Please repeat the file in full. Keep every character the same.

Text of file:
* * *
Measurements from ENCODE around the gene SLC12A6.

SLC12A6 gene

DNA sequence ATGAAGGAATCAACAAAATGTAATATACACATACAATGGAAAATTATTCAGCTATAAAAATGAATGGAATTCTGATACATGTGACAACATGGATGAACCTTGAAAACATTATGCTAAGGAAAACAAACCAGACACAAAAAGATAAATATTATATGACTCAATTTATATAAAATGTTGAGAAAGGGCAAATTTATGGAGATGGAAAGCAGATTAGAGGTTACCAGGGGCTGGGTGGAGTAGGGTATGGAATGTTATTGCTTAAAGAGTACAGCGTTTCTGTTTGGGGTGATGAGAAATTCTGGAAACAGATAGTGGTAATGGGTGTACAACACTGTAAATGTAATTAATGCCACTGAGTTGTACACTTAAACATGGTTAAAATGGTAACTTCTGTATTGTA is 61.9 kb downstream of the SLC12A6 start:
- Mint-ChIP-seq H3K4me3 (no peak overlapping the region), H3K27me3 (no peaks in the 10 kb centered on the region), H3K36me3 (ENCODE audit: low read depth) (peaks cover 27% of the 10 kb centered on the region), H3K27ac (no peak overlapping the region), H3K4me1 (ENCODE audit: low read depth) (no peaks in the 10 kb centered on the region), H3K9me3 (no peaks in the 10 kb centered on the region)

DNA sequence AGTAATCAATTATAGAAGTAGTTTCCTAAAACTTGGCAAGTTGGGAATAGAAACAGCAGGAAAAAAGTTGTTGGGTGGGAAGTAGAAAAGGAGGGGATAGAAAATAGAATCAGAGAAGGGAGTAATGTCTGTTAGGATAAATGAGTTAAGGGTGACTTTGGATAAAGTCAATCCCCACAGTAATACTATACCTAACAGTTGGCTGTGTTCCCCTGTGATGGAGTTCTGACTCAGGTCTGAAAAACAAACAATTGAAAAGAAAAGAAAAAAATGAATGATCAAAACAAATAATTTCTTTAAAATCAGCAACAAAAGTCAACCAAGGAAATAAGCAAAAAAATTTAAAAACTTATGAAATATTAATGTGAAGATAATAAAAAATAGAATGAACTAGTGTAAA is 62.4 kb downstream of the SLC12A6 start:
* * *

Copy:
Measurements from ENCODE around the gene SLC12A6.

SLC12A6 gene

DNA sequence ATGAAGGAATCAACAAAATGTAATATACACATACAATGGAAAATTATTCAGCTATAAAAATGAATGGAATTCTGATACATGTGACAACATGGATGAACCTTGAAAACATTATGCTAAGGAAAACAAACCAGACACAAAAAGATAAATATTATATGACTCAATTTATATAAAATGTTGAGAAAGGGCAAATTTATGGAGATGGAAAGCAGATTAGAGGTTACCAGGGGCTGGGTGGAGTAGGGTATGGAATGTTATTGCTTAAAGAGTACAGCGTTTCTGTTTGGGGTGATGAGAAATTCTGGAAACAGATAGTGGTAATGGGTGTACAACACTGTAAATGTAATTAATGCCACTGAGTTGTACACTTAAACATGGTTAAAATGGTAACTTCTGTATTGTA is 61.9 kb downstream of the SLC12A6 start:
- Mint-ChIP-seq H3K4me3 (no peak overlapping the region), H3K27me3 (no peaks in the 10 kb centered on the region), H3K36me3 (ENCODE audit: low read depth) (peaks cover 27% of the 10 kb centered on the region), H3K27ac (no peak overlapping the region), H3K4me1 (ENCODE audit: low read depth) (no peaks in the 10 kb centered on the region), H3K9me3 (no peaks in the 10 kb centered on the region)

DNA sequence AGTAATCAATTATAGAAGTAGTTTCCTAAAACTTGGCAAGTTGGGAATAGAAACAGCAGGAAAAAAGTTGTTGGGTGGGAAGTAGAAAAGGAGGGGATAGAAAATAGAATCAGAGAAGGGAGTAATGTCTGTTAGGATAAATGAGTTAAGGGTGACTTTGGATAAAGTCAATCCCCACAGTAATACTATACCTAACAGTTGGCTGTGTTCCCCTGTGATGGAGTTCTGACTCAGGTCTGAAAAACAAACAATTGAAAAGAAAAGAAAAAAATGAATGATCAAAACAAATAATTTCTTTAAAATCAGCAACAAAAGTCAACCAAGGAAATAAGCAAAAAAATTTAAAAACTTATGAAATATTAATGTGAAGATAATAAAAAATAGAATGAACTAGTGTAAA is 62.4 kb downstream of the SLC12A6 start: